Did the Egyptian military make their precarious political situation even worse with an assault on protest camps in Cairo?  The death toll has skyrocketed since the assaults ended, with the Health Ministry now admitting that at least 525 people were killed and more than 3500 wounded.  They also acknowledge that the eventual totals are likely to be higher, even though the streets have returned to an “eerily calm” state, according to CBS News:

The Egyptian Health Ministry said Thursday that the death toll from clashes between police and supporters of the country’s ousted president had risen to 525.

Ministry spokesman, Khaled el-Khateeb, told The Associated Press that the number of injured in the previous day’s violence had also risen to 3,572. He said the ministry was in the process of updating the latest figures and that an even higher death toll was likely. …

CBS News producer Alex Ortiz, who was in the middle of the violence Wednesday as Egyptian forces laid siege to the protest camp outside the Rabbah al-Adawiya Mosque in Cairo’s Nasr City district, said the Egyptian capital was eerily quiet Thursday morning.

CBS News correspondent Charlie D’Agata reported that driving through Cairo’s streets on Wednesday night, it looked like a war zone and security was clamping down even tighter.

According to Ortiz, the dead protesters didn’t appear to have met their demise in a straight-up fight resulting from a police action that spun out of control.  Instead, they appear to have been killed by sniper fire and automatic weapons:

Most of the wounds Ortiz saw Wednesday at a make-shift hospital inside the Rabaah camp were gunshots to the head and chest, consistent with reports of police automatic weapons and sniper fire being directed at the camp. While the violence was not entirely one-sided — protesters pushed over a police car, killing four officers, and there were unconfirmed reports that some protesters were armed — the security forces used overwhelming force against them to clear the camps.

The term “massacre” would arguably apply in this instance.  Outrage over the military offensive spilled over into Alexandria, where protesters clashed with police in the streets:

The US issued a condemnation yesterday, but is that sufficient? National Review’s David Gartenstein-Ross argues that it’s time to issue an ultimatum over aid to the Egyptian army, and that American “dithering” contributed to the military’s perception that they could get away with an attack on civilians:

The real problem, then, is that the administration’s public indecisiveness was not accompanied by canny behind-the-scenes efforts, but by dithering in that sphere as well. The U.S. didn’t clearly communicate that there were red lines in dealing with the protesters that could cause a suspension of American aid.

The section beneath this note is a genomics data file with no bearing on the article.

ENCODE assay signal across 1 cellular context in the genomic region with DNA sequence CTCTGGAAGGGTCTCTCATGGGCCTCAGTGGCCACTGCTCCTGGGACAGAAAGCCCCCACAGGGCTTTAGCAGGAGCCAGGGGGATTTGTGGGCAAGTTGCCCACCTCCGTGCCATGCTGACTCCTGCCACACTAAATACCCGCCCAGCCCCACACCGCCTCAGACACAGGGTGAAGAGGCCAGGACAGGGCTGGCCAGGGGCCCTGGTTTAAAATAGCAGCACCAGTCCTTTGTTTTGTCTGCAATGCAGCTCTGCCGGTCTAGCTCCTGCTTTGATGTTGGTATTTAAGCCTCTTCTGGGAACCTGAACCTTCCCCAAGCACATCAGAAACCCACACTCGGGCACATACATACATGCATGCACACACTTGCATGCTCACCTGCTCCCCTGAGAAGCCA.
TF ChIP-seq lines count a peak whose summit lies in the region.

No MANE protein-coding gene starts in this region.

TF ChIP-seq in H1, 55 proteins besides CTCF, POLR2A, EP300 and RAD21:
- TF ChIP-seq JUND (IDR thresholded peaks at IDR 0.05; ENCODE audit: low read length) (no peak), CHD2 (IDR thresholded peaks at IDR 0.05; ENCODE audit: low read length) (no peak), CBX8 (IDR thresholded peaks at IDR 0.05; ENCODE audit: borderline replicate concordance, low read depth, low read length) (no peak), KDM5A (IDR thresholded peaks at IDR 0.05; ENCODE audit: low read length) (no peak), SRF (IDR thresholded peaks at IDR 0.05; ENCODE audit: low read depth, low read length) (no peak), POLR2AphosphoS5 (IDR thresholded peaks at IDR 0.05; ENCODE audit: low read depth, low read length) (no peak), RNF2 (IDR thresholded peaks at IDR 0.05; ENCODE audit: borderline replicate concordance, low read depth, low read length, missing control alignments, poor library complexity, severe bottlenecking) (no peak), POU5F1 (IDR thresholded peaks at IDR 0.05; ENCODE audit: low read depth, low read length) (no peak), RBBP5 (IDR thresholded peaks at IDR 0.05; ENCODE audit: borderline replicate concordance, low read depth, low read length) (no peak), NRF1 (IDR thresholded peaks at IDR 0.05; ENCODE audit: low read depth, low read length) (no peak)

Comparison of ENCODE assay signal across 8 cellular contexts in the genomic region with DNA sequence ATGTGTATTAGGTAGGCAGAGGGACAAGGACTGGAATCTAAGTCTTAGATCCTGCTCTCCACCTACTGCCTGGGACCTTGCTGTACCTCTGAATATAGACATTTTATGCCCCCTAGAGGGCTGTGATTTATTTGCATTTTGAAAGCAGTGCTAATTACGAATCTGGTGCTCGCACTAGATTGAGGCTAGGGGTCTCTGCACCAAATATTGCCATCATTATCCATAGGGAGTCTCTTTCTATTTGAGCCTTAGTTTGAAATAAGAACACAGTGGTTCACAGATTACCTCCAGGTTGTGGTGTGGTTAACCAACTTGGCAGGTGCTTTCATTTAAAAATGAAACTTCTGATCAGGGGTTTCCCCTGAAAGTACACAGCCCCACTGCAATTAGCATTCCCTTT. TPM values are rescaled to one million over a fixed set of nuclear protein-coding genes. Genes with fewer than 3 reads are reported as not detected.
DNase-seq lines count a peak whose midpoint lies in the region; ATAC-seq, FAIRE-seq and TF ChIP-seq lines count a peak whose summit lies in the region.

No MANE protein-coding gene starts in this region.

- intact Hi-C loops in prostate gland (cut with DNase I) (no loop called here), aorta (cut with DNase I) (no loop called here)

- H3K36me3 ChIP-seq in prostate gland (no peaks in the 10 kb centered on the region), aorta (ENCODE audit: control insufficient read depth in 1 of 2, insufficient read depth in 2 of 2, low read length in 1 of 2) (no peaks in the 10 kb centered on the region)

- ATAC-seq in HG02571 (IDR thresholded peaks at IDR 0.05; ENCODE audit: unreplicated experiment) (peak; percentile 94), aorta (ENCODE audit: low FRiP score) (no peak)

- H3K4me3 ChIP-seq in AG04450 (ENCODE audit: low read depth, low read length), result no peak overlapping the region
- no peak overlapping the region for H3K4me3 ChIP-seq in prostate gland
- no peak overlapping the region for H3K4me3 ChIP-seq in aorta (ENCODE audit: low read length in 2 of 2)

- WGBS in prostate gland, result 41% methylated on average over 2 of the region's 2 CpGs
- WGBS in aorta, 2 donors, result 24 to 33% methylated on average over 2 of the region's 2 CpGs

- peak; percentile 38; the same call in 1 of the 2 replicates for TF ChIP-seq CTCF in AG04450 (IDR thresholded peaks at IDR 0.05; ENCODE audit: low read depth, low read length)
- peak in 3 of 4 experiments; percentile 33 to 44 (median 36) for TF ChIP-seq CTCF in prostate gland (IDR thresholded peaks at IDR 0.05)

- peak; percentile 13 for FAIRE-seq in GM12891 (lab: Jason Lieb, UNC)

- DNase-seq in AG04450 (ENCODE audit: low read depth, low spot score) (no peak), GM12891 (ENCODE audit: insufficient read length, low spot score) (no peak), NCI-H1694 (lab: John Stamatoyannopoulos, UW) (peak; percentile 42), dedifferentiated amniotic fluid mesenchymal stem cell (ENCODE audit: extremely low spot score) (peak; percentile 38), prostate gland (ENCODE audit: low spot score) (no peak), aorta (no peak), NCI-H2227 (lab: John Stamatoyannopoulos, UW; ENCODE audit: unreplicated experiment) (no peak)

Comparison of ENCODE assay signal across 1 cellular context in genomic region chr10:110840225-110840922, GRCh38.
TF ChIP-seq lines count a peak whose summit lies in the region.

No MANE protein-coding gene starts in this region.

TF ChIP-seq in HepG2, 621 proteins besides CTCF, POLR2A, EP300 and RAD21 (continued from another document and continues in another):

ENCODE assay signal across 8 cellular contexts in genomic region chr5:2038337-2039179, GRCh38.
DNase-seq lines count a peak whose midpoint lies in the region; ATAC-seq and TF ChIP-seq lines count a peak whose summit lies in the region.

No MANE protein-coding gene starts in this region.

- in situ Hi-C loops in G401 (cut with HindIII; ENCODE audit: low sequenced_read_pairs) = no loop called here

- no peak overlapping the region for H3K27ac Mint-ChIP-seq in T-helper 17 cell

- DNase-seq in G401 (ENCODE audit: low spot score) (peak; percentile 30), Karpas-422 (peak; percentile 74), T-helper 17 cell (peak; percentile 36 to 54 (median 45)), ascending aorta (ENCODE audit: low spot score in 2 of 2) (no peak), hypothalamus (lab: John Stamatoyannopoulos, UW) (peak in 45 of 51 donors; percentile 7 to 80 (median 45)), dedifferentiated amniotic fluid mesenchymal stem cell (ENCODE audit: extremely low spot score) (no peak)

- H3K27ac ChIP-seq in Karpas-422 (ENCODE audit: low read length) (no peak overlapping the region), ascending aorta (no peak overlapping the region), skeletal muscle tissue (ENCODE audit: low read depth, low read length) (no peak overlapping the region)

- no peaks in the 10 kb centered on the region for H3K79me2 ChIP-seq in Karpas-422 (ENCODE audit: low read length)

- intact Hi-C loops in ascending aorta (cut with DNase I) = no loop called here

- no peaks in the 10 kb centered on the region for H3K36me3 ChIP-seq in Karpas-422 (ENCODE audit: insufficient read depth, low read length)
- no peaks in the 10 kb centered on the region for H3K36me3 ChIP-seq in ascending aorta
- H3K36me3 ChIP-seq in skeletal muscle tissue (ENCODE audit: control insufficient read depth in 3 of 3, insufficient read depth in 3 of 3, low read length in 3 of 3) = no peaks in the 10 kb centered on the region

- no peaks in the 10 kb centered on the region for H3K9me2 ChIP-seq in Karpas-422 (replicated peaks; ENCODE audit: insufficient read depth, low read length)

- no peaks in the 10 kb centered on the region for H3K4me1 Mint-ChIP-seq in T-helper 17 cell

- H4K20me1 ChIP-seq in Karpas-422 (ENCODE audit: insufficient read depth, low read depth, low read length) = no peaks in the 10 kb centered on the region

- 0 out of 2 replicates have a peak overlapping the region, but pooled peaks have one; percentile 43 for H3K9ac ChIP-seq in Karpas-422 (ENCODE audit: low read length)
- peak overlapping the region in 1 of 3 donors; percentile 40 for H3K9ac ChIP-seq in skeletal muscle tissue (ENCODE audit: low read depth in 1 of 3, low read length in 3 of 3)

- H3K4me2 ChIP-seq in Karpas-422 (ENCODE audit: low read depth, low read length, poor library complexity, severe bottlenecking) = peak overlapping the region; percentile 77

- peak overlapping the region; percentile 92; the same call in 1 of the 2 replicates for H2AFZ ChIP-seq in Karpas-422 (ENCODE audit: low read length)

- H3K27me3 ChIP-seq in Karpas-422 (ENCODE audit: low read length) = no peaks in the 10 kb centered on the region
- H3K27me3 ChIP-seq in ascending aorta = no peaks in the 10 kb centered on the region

Whatever one thinks of the Brotherhood — and I’m extremely critical of it — the status quo helps nobody. The dead protesters did not deserve to be killed. The moral costs for the U.S. are too high; and from a pragmatic perspective, the country’s image is further damaged in the region because it’s associated with the present atrocities. The mass killings are likely to radicalize the opposition, and predictions that the Brotherhood or significant factions therein could return to anti-government violence look more prescient each day. And al-Qaeda’s narrative is furthered, as Ayman al-Zawahiri’s dark predictions about Egyptian politics seem to be proven correct.

It’s time for the U.S. to end its dithering. While P. J. Crowley argues that the U.S. should now call what happened in Egypt a coup and cut off aid, that suggestion is even less principled than the course the administration took. Crowley’s suggestion would make the definition of a coup dependent upon the actions a military takesafter seizing power; further, it would end U.S. aid without even trying to change the Egyptian military’s posture.

Instead, the U.S. should offer a firm and concrete ultimatum that future aid is conditioned on Egypt’s undertaking a series of changes. For starters, the Egyptian regime should unequivocally apologize for the slaughter of protesters; the officers who ordered Wednesday’s massacre should be held to account and court-martialed; and there should be no further willful mass killings. If Egypt doesn’t comply, 100 percent of the U.S.’s military aid should be suspended.

Until now, the military hadn’t done anything over the last few weeks that they hadn’t done for more than thirty years when the aid flowed into their coffers.  The military supported a dictatorship and suppressed dissent, but the aid flowed because we wanted them to keep peace with Israel and cooperate with our intelligence efforts.  The problem now is that the political cost  of that aid has become much higher after this massacre. Gartenstein-Ross refers to moral cost, which is a factor, but the real issue now is political. The US can’t afford to pay off the Egyptian army and act like nothing happened, and therefore lose whatever credibility we have on human rights and democratization elsewhere, particularly in that region.

At the very least, we have to start acting like the Egyptian military needs us more than we need them, and right now, that’s the actual reality. The army has to start making concessions, or face the oncoming civil war completely on its own.